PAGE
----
Friday, April 8, 2011

NCAA Compliance: No more Rivals subscriptions for institutions? UDATE: Final Edition!

image This is developing, but via a series of Tweets from John Infante, owner of the NCAA’s Bylaw Blog (Tweets here, here and here), member institutions of the NCAA will no longer be able to subscribe to

It is not yet clear whether similar recruiting services run by and are similarly restricted.

Almost every college athletics program in the country has a subscription to one or all three of these services, and subscribe to many other less prominent ones as well.

Recruiting services and the people associated with them have come under recent, intense scrutiny by the NCAA, and a number of schools have found themselves at the center of media investigative reports, including Auburn, Oregon, Texas A&M, LSU and others.

This is a developing story and I’ll have more as information is obtained.

UPDATE: John goes on to explain:

The reason is that Rivals provides video of nonscholastic competition that is not available to the general public. People keep asking why this is a big deal. It's because the original legislation was never intended to cover a service like Rivals.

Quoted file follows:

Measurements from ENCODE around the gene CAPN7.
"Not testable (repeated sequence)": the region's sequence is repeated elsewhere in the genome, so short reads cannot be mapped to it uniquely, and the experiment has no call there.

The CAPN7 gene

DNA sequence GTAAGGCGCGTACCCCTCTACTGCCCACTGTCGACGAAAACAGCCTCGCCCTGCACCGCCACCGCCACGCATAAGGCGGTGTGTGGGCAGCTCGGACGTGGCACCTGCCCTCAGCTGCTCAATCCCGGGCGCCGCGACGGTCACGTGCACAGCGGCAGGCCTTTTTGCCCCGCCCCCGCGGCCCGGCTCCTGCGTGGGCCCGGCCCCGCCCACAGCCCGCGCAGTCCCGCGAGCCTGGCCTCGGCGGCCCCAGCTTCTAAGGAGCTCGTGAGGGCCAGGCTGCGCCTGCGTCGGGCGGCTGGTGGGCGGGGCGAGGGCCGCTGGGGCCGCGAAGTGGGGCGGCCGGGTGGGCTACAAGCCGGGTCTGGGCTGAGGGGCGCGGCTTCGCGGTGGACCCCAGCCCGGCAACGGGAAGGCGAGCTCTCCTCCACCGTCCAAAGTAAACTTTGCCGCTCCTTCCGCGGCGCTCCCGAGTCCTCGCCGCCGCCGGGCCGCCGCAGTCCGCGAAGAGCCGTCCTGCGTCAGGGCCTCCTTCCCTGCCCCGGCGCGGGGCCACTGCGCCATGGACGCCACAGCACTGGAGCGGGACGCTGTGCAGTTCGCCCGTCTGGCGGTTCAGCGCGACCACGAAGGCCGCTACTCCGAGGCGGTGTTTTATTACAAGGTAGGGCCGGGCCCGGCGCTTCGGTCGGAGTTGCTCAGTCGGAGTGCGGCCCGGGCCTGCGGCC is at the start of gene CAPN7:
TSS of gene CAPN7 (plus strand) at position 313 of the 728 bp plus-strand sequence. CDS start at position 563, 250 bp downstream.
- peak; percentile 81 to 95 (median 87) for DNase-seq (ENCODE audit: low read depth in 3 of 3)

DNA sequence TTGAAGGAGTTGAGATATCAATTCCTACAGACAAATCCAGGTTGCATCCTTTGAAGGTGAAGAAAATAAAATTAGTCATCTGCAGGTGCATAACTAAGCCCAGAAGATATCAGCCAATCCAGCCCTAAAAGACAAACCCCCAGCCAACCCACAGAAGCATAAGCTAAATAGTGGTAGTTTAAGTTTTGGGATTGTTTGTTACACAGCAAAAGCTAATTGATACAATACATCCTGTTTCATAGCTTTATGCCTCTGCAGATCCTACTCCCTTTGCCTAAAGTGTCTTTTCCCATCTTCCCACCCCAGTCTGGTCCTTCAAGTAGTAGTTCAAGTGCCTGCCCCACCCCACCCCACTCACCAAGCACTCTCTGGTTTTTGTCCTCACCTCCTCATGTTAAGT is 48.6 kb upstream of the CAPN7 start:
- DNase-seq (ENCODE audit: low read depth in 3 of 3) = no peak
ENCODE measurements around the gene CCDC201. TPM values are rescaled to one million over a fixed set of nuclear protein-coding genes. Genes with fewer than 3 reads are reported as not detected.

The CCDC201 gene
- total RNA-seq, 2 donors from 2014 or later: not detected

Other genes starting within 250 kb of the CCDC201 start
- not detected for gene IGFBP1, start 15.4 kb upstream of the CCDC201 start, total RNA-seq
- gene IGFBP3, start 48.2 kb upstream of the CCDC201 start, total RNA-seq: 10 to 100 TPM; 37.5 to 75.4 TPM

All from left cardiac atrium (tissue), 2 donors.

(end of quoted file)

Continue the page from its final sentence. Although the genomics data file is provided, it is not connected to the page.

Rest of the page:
The original legislation was designed to target a basketball-specific (at the time) problem: funnelling of money through recruiting services.

So, it appears that at least for now, only is affected by the new NCAA legislation, since it offers a product not available to the general public. I don’t exactly understand why having a unique product is a problem, since that’s what competition is all about in the marketplace. Still, given the meteoric rise of—largely at the expense of’s market of subscribers—this has got to be a bitter pill for the firm.

UPDATE II: If you run a recruiting/scouting service and you hide non-scholastic content (i.e., video) behind a paywall, you are in the same boat as, a football coach has told me. Rivals may be able to allow coaches and institutions to maintain their subscriptions by making the “insider” content available to the public, but that would end any competitive advantage the affiliated sites have over their Scout and 247Sports competitors.

Bryan Fischer of obtained this statement from the NCAA: “All recruiting/scouting services are held to the same legislated standard and we consider to be a recruiting/scouting service."

UPDATE III: Fischer now believes the legislation applies to any site having “insider” content, so Scout, 247Sports and even ESPN team sites are affected by this.

UPDATE IV: And, what will probably be the last update on this, Fischer has obtained copies of the emails that led to the 849,579 megaton nuclear blast this morning. It’s a big deal for the business models of recruiting services. For coaches and fans, probably not so much.

Stay tuned for more updates, and follow me on Twitter and Facebook.


Andrew said...

247 is head and shoulders above Rivals. It's not even close.

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